Perdue Pledges Relief for Dog Hunters; Property Rights Issues Spurred a New Law This Year That Put Limits on the Sport

By Dickson, Terry | The Florida Times Union, December 21, 2003 | Go to article overview
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Perdue Pledges Relief for Dog Hunters; Property Rights Issues Spurred a New Law This Year That Put Limits on the Sport


Dickson, Terry, The Florida Times Union


Byline: Terry Dickson, The Times-Union

BRUNSWICK -- Hunters upset with limitations on hunting deer with dogs have been promised some relief.

At a Friday night rally attended by more than 500 members of the fledgling Georgia Hunting and Fishing Federation, Gov. Sonny Perdue said new bills the hunters should like will be introduced in the legislative session.

Wearing a cap with a small shotgun shell sewn to the crown, Perdue stood in front of an American flag and said the new law will protect dog hunters who respect others' property rights.

Property rights was what spurred the new law this year that dog hunters find so objectionable. Sponsored by state Rep. Bob Lane, D-Statesboro, the law limits hunts with dog to plots of at least 1,000 acres and requires hunters to obtain a permit and display it on all dogs and vehicles used in a hunt. Upon two violations of dog hunting rules, the permit would be suspended for two years.

Perdue arrived early at the rally hosted by Wayne Hutcheson, a founding member of the Georgia Hunting and Fishing Federation, and was clearly in his element. Wearing boots and a fleece vest, Perdue moved among a crowd sporting camouflage and other warm outdoor gear. A former veterinarian, Perdue shook a lot of hands and visited with some of the champion dogs brought to the rally.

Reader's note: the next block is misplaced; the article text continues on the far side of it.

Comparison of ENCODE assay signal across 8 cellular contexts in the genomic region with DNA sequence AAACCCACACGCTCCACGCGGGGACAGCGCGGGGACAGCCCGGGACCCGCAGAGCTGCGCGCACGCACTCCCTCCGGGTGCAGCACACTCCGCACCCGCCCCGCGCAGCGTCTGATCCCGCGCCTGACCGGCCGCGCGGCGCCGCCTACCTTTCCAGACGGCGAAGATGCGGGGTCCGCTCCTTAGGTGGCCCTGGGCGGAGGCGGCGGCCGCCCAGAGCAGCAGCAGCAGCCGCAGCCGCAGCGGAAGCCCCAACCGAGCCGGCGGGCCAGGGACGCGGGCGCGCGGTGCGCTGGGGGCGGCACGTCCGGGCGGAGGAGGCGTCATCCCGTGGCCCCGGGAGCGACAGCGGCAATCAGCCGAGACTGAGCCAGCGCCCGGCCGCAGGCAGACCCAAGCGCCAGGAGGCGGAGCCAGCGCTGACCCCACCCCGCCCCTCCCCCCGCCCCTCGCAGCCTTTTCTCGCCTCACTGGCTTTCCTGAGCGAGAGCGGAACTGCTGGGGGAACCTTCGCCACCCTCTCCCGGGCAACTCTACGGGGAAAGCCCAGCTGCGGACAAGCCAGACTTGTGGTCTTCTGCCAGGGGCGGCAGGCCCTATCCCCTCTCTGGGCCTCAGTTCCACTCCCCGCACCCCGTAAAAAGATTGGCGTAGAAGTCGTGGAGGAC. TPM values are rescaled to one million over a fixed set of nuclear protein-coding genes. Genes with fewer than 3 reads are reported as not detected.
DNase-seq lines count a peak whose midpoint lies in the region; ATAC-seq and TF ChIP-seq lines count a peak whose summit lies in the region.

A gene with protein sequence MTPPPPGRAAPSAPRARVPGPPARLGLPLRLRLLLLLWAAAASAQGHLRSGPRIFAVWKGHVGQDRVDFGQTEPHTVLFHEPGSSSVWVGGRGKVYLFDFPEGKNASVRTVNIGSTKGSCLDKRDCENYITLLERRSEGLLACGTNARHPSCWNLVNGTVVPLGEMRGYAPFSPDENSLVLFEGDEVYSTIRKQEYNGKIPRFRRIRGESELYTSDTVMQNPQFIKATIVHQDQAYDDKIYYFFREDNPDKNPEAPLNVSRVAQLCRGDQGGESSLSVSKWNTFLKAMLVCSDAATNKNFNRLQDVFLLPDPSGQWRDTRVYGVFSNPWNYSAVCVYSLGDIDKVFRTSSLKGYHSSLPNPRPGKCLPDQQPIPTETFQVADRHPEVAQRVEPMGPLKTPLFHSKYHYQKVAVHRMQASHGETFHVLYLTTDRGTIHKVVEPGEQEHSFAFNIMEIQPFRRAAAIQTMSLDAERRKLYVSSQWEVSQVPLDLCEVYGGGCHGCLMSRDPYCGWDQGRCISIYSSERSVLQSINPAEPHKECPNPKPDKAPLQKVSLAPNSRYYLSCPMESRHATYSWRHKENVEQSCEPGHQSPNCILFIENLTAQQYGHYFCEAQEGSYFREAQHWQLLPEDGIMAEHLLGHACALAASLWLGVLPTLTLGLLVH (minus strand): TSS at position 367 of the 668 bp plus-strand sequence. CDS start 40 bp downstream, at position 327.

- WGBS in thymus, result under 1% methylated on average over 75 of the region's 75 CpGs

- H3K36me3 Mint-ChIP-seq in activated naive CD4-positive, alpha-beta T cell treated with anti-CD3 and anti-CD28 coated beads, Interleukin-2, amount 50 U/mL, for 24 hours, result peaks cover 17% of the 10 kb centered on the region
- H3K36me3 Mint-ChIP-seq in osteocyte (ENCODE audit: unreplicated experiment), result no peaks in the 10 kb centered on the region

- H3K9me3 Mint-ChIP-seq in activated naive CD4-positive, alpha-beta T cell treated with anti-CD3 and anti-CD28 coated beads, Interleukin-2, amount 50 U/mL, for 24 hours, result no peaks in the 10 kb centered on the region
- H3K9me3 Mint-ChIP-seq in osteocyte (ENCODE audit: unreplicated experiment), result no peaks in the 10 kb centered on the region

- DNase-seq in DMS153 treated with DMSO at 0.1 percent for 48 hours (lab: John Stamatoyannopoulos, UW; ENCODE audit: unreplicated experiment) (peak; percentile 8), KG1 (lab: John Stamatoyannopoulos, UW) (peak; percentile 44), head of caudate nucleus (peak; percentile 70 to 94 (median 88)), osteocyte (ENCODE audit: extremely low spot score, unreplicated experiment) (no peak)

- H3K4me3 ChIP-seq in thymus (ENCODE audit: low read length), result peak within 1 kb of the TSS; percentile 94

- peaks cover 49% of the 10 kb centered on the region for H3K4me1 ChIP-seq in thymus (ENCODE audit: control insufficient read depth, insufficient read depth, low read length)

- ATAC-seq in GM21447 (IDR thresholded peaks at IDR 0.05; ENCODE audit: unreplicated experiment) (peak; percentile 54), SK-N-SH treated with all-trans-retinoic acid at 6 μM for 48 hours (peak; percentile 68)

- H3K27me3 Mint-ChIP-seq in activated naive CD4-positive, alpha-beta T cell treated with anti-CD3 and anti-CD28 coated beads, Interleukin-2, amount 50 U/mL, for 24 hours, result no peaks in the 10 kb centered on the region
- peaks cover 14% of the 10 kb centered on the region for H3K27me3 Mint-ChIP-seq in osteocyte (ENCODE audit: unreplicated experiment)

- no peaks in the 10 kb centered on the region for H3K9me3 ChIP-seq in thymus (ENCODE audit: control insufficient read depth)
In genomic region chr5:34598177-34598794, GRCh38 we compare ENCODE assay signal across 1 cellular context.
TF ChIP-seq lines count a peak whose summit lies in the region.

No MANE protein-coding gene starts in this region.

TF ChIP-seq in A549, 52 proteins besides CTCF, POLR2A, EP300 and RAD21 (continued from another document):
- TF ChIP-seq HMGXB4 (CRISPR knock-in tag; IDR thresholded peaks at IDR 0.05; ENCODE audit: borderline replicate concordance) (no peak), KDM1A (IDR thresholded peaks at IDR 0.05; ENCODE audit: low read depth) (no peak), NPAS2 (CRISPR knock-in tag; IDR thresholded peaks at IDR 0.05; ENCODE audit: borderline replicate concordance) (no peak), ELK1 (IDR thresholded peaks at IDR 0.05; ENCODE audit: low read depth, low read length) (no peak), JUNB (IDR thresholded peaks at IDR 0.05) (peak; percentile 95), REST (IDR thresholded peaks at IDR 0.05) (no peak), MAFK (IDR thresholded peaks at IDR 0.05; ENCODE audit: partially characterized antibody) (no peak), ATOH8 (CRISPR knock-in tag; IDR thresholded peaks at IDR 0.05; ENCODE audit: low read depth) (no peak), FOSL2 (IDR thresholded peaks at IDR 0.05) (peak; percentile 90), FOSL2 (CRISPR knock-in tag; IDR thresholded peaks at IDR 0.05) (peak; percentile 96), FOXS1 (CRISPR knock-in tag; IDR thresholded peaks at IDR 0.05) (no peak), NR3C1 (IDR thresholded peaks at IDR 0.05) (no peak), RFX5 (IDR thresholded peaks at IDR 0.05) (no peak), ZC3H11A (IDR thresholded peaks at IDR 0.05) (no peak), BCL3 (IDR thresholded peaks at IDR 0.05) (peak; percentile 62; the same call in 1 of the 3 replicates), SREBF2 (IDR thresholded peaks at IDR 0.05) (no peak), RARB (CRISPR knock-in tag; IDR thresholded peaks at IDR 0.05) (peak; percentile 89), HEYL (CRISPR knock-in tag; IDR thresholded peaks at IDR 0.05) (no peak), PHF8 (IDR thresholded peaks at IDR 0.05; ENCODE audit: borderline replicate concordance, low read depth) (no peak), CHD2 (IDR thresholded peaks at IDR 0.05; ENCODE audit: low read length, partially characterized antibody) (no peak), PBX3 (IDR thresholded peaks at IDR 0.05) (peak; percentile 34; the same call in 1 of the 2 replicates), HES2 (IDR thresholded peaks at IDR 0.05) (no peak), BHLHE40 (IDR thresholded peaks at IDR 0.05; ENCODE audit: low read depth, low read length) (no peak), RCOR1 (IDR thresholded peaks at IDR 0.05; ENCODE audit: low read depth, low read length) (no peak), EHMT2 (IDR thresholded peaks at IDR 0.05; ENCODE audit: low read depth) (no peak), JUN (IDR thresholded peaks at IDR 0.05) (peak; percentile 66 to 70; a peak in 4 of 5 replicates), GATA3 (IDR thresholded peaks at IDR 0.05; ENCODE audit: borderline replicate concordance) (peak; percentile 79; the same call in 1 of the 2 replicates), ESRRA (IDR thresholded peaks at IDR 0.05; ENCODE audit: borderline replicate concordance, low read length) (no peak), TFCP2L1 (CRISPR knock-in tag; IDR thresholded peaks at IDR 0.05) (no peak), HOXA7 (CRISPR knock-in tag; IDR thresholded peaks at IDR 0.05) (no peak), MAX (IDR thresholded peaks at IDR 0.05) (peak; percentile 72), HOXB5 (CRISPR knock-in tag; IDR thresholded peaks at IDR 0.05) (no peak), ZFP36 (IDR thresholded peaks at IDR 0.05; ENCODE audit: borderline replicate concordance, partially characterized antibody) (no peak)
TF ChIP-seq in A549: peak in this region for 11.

"These folks are organized and committed," Perdue said. "They've got some issues they want to talk about. That's why I'm here to listen."

Hutcheson had hoped for 400 participants but he surpassed that. He had 500 plates for the low-country shrimp boil but had to send out for more.

The federation now has chapters in 24 counties and Hutcheson said he is pushing for 10,000 members, a number that would make it a powerful voice.

Matt Marchant of Hazlehurst brought Lacey, his field trial hunting dog. Together, Lacey and Marchant won $2,500 in a youth field trial championship and a $4,500 college scholarship.

Marchant said Georgia dog hunting laws would inhibit the training of field trial dogs.

"They have to be free, cast out in the wild to hunt in competition. They have to go on their own in the woods to seek game," he said.

Moose Jowers of Blackshear acknowledged there are some renegade hunters who don't respect the property rights of others but said the new law punishes everyone.

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Perdue Pledges Relief for Dog Hunters; Property Rights Issues Spurred a New Law This Year That Put Limits on the Sport
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